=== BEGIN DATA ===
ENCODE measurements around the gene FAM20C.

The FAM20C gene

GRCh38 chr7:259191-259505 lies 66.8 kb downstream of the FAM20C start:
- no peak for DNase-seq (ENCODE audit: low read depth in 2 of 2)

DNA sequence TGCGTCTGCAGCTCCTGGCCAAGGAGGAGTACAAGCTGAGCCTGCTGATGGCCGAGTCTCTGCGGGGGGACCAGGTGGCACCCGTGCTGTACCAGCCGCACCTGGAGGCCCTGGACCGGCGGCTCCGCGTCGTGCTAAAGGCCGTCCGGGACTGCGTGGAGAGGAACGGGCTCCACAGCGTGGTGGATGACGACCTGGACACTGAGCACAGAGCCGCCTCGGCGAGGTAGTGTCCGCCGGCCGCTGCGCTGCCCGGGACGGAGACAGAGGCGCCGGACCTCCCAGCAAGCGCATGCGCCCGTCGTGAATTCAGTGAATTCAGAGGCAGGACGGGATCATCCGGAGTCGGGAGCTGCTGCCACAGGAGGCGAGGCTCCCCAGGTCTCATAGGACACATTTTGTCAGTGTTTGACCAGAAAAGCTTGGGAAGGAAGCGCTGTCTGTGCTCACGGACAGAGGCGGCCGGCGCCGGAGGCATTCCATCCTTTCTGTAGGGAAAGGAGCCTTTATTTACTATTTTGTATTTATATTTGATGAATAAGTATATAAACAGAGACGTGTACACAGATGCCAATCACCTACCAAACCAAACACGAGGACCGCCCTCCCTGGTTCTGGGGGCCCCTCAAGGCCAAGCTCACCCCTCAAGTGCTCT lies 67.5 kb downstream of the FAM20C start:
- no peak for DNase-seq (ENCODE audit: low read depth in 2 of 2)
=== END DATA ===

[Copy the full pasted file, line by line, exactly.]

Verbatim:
ENCODE measurements around the gene FAM20C.

The FAM20C gene

GRCh38 chr7:259191-259505 lies 66.8 kb downstream of the FAM20C start:
- no peak for DNase-seq (ENCODE audit: low read depth in 2 of 2)

DNA sequence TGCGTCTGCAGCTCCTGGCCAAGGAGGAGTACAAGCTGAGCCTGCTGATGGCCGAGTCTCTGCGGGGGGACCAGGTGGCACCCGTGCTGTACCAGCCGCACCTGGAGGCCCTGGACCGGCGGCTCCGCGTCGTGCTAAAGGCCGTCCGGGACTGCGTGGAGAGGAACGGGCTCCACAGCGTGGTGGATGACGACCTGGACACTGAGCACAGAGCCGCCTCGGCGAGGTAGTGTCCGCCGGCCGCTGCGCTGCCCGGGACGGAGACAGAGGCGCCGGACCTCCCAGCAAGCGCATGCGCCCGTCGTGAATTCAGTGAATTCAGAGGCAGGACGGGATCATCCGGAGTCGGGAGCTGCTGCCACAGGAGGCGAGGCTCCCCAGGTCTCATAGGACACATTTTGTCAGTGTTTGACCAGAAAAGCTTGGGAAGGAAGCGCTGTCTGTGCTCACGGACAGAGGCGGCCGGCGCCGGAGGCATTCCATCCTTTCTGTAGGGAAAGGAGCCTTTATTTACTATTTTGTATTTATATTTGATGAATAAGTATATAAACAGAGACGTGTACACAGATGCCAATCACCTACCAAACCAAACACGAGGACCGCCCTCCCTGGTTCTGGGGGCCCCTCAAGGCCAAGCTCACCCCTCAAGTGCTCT lies 67.5 kb downstream of the FAM20C start:
- no peak for DNase-seq (ENCODE audit: low read depth in 2 of 2)